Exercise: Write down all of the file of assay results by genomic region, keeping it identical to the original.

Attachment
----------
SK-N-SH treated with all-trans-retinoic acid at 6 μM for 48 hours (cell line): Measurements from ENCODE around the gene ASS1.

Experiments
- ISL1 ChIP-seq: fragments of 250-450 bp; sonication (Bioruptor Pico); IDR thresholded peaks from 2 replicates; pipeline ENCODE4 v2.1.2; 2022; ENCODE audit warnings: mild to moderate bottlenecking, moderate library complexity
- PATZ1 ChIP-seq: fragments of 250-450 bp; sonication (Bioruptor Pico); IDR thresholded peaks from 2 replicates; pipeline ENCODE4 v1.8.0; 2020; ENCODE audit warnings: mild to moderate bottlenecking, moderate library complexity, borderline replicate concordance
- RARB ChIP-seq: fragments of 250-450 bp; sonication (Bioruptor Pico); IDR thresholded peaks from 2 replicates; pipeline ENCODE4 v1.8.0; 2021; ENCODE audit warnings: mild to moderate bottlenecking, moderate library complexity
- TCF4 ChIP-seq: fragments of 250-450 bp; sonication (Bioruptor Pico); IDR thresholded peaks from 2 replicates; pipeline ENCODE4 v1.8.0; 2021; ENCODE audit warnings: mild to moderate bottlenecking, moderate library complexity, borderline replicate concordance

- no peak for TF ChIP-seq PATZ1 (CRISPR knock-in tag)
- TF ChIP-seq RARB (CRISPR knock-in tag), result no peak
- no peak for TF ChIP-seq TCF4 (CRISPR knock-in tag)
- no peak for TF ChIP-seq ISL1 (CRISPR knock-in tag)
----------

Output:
SK-N-SH treated with all-trans-retinoic acid at 6 μM for 48 hours (cell line): Measurements from ENCODE around the gene ASS1.

Experiments
- ISL1 ChIP-seq: fragments of 250-450 bp; sonication (Bioruptor Pico); IDR thresholded peaks from 2 replicates; pipeline ENCODE4 v2.1.2; 2022; ENCODE audit warnings: mild to moderate bottlenecking, moderate library complexity
- PATZ1 ChIP-seq: fragments of 250-450 bp; sonication (Bioruptor Pico); IDR thresholded peaks from 2 replicates; pipeline ENCODE4 v1.8.0; 2020; ENCODE audit warnings: mild to moderate bottlenecking, moderate library complexity, borderline replicate concordance
- RARB ChIP-seq: fragments of 250-450 bp; sonication (Bioruptor Pico); IDR thresholded peaks from 2 replicates; pipeline ENCODE4 v1.8.0; 2021; ENCODE audit warnings: mild to moderate bottlenecking, moderate library complexity
- TCF4 ChIP-seq: fragments of 250-450 bp; sonication (Bioruptor Pico); IDR thresholded peaks from 2 replicates; pipeline ENCODE4 v1.8.0; 2021; ENCODE audit warnings: mild to moderate bottlenecking, moderate library complexity, borderline replicate concordance

- no peak for TF ChIP-seq PATZ1 (CRISPR knock-in tag)
- TF ChIP-seq RARB (CRISPR knock-in tag), result no peak
- no peak for TF ChIP-seq TCF4 (CRISPR knock-in tag)
- no peak for TF ChIP-seq ISL1 (CRISPR knock-in tag)